So, here is a report on what I noticed about their reactions to the speech in case you're interested in what 10th and some 12th graders thought of the speech.
My students represent a wide range of political beliefs from vocally conservative to strongly liberal and all the points in between. So, it's hard to generalize. The liberal kids reacted negatively to almost every word out of Bush's mouth while the conservative kids were quite favorably impressed. However, some of their reactions were pretty widespread.
Being teenagers who have had environmental concerns drummed into their dear little heads since pre-school, most of the kids were very positive about the things Bush said about energy conservation and his goal to wean us from imported oil. Though, in each of my two classes, someone noted that it was strange for Bush to single out Middle East oil when we get oil from other places. They had a point. It was an opportunity for me to introduce the concept of fungibility and how that applies to the oil market.
Several of them said that they thought Bush's idea of appointing a bipartisan commission to look at Social Security, Medicare, and Medicaid was a really good idea and showed that he was reaching out to the Democrats. They're too young to realize that bipartisan commissions are a sign that the politicians can't figure out a politically viable solution themselves and that it's a sign of defeat rather than a hopeful initiative. They don't know that Bush has already had one Social Security Commission. Perhaps, the rest of the country will react the same way. Those who follow politics closely won't be impressed, but we're not the great majority of people.
Most of the kids characterized his speech as confident and optimistic. I think Bush's advisors would be quite pleased with that reaction. I guess that Bush's using the word "confident" several times in the speech paid off.
In the series of questions that they had to fill out while they watched, I had asked them what parts of the speech they thought would be controversial. Almost all of them remarked on the section where he talked about parents in the country being concerned about activist courts redefining marriage. But I noticed that when students brought up that line in each of my classes, the particular student stated that Bush had said that parents were worried about gay marriage. The point about "activist courts" just escaped their notice.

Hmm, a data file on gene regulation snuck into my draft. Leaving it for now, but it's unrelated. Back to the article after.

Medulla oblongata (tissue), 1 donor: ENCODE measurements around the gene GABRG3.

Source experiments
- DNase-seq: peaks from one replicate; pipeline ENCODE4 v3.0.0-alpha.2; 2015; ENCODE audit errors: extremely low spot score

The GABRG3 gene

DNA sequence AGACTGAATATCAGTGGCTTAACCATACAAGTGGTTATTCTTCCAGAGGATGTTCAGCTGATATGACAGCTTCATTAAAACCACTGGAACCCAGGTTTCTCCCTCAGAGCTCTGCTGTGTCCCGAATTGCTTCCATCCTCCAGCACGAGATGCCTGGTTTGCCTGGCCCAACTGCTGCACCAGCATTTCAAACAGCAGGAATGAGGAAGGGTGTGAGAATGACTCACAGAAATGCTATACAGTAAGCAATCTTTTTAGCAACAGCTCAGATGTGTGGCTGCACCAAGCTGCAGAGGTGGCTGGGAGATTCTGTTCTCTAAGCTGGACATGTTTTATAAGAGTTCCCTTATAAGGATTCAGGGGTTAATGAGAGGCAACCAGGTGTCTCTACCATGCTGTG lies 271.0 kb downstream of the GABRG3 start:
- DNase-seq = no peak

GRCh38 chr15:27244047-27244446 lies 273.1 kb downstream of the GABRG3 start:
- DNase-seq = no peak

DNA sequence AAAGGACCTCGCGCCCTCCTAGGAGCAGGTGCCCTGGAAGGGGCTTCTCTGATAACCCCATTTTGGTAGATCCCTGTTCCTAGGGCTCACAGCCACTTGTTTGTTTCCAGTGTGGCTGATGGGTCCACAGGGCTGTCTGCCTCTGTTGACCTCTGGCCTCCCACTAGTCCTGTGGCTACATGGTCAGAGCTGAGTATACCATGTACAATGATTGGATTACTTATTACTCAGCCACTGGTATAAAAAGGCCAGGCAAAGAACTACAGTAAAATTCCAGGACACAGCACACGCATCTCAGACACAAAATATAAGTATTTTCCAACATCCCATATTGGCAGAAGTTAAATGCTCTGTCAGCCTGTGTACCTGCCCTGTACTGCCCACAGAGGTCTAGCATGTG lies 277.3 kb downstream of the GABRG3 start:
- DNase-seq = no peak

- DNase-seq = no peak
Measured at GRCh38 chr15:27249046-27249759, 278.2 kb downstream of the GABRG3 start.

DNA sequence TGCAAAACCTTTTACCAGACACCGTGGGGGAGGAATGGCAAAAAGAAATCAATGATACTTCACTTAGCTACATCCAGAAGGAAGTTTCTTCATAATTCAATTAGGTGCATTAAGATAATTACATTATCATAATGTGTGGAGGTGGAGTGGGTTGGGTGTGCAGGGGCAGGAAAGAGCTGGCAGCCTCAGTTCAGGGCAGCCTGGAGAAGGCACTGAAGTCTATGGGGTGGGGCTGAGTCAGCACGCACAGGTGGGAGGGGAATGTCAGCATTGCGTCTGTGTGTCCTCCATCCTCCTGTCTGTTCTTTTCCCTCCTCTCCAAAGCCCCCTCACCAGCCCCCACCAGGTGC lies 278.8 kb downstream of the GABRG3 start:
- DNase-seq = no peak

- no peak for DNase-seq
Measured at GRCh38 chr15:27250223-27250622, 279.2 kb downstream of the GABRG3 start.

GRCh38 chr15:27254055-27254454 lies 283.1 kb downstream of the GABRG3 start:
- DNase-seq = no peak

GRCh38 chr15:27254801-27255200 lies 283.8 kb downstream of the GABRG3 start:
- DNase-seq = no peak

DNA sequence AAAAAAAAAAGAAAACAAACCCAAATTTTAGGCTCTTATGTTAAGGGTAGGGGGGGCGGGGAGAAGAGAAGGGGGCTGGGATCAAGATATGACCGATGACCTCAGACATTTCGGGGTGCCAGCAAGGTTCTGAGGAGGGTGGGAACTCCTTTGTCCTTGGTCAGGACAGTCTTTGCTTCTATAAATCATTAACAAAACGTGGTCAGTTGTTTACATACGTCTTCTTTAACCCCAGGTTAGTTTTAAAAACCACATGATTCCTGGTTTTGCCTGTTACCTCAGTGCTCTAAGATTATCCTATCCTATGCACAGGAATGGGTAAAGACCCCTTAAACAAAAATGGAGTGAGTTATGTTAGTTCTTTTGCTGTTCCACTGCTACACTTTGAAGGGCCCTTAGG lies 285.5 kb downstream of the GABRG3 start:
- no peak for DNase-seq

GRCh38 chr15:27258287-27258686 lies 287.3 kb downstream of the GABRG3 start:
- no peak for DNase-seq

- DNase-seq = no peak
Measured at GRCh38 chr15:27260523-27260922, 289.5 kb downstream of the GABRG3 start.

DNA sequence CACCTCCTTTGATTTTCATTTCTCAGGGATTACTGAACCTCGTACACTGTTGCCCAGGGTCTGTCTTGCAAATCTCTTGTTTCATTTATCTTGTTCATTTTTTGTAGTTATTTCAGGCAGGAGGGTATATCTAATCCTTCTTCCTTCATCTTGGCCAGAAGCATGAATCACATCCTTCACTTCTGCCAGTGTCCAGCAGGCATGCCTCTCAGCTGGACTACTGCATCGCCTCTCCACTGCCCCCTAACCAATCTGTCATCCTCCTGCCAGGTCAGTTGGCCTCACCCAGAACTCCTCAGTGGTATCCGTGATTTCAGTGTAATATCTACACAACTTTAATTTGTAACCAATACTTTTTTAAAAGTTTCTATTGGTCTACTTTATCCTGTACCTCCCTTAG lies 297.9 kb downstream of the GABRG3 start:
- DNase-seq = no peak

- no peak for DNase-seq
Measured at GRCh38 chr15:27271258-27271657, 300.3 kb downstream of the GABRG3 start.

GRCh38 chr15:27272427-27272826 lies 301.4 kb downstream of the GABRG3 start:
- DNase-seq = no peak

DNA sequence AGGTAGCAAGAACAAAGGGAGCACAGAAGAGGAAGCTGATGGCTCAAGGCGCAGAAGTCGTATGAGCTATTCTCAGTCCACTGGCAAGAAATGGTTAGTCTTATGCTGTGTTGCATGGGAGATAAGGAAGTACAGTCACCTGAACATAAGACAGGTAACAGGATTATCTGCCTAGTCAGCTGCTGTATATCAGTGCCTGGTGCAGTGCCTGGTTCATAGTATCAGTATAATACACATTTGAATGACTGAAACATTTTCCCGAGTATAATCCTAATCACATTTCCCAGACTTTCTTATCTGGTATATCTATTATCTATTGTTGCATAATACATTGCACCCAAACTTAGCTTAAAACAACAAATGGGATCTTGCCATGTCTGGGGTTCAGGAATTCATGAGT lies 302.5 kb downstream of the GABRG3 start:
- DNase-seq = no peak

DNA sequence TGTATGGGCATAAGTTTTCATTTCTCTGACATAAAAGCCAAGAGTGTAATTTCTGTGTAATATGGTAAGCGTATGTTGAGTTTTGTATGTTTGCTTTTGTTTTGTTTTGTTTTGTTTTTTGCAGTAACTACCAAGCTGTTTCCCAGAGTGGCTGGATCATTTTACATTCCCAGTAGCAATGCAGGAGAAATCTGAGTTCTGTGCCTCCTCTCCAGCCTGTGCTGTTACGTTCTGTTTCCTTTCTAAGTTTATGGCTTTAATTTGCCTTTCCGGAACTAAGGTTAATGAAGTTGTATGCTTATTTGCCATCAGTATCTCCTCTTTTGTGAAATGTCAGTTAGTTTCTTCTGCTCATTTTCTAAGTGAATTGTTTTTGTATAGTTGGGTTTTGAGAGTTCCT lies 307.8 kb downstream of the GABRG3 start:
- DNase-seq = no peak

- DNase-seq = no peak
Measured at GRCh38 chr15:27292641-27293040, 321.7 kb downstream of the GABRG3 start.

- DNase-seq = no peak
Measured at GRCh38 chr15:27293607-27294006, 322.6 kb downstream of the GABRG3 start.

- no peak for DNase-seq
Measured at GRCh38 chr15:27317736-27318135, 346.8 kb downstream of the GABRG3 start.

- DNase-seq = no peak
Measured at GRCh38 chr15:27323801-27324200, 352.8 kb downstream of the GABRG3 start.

Several kids thought that he was being defensive about the NSA surveillance program and the liberal kids especially reacted negatively to what Bush had said. They thought it was all lies. The other kids didn't seem to care or bought Bush's arguments. That probably represented how the population at large feels about it.
Being kids, they noted that Bush is still saying "nucular." It always amuses me that kids who can't seem to master the difference between "its" and "it's" or "there," "they're" and "their," much less "affect" and "effect" should feel all superior about how the President pronounces one word. But if it comforts them to feel superior to someone with degrees from Yale and Harvard, so be it.
Mostly, the kids are struck by the theatrics of the event. They loved talking about the reaction shots of the Congressmen and women. They were very amused by the Democrats applauding themselves for stopping Bush's Social Security reform. They think it's hilarious that the Democrats wouldn't applaud some of the lines that he GOP would give standing ovations. For them, it's like watching a crowd at a sporting event. If they're Duke fans, they don't applaud UNC and vice versa.